Friday, March 28, 2014
Cine-Vue (P. Gamble) review
The Telegraph (R. Collin) review
The Guardian (R. Gibley) review
Exhibition  (written and directed by Joanna Hogg) is a minimalist, visually elegant, experimental film from the United Kingdom that should interest visual artists, photographers and cinematographers alike, as well as those who enjoy "getting beyond the visuals, beyond the surface" and try to figure-out the riddle of "what's going on" (what's being told) here. The film played recently at the 17th Annual European Union Film Festival held at the Gene Siskel Film Center in Chicago. And it does make for an amusing and insightful tale ...
The film is about a childless (by all appearances by choice though, both in life as in the film, the outsider could never know), early middle-aged couple, my guess in their 40s, H (played by Liam Gillick) and D (played by Viv Albertine), he an architect, she a fashion designer. Both work (in their-made "offices") on separate floors... of their stylish modernist home (lots and lots of glass, the staircase between the floors, really, really elegant/cool, is arguably a third character in the tale).
During the day, H and D communicate with each other mostly by house-line/intercom. And since both find themselves mostly "in their own little worlds" of their creative professions. Inevitably when one calls it's "a bad time" for the other. Since their home, modern as it is, looks/functions like an office building, it's visually amusing presentation of the "downside" of "working at home" or "bringing your work home with you."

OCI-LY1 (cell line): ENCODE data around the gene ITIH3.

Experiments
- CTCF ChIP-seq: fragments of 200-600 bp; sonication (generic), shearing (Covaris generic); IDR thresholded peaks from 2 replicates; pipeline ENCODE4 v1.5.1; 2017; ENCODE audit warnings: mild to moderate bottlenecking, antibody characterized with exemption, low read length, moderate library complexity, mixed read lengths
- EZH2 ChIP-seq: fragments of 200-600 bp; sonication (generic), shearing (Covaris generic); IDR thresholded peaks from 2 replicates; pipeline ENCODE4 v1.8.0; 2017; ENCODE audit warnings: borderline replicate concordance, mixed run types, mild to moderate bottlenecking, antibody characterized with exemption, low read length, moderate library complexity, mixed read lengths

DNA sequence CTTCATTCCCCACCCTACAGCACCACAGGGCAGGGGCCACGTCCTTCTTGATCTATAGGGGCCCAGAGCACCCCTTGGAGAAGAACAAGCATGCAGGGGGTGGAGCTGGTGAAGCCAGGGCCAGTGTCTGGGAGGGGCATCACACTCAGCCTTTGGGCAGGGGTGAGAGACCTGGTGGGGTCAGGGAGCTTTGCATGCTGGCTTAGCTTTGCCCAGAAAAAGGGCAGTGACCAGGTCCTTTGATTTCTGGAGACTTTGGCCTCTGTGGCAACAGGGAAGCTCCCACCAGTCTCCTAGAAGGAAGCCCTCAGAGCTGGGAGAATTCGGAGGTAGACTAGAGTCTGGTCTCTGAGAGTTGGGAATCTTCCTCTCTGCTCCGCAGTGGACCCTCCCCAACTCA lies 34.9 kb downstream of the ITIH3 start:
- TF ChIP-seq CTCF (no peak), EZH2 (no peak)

But home it is, and particularly fashion designer D, who seems to enjoy the range/play of light available to her by this house full of glass with roll-up-able, roll-down-able curtains and blinds of every kind, finds herself rather anxious at the prospect that the two have "decided" to sell the house and move on.
Or did they "decide" at all? I could imagine that husband H, an architect after all, had become bored with the house and would like (to build?) something new. Besides, it's clear that he's frustrated that he rarely sees his wife in the current arrangement. On the other hand it's clear that D "loves her space."
So this is honestly a fascinating film about "modern life" ... and about a modern couple that arguably "has it all" ... and yet ... doesn't. Wow ;-)
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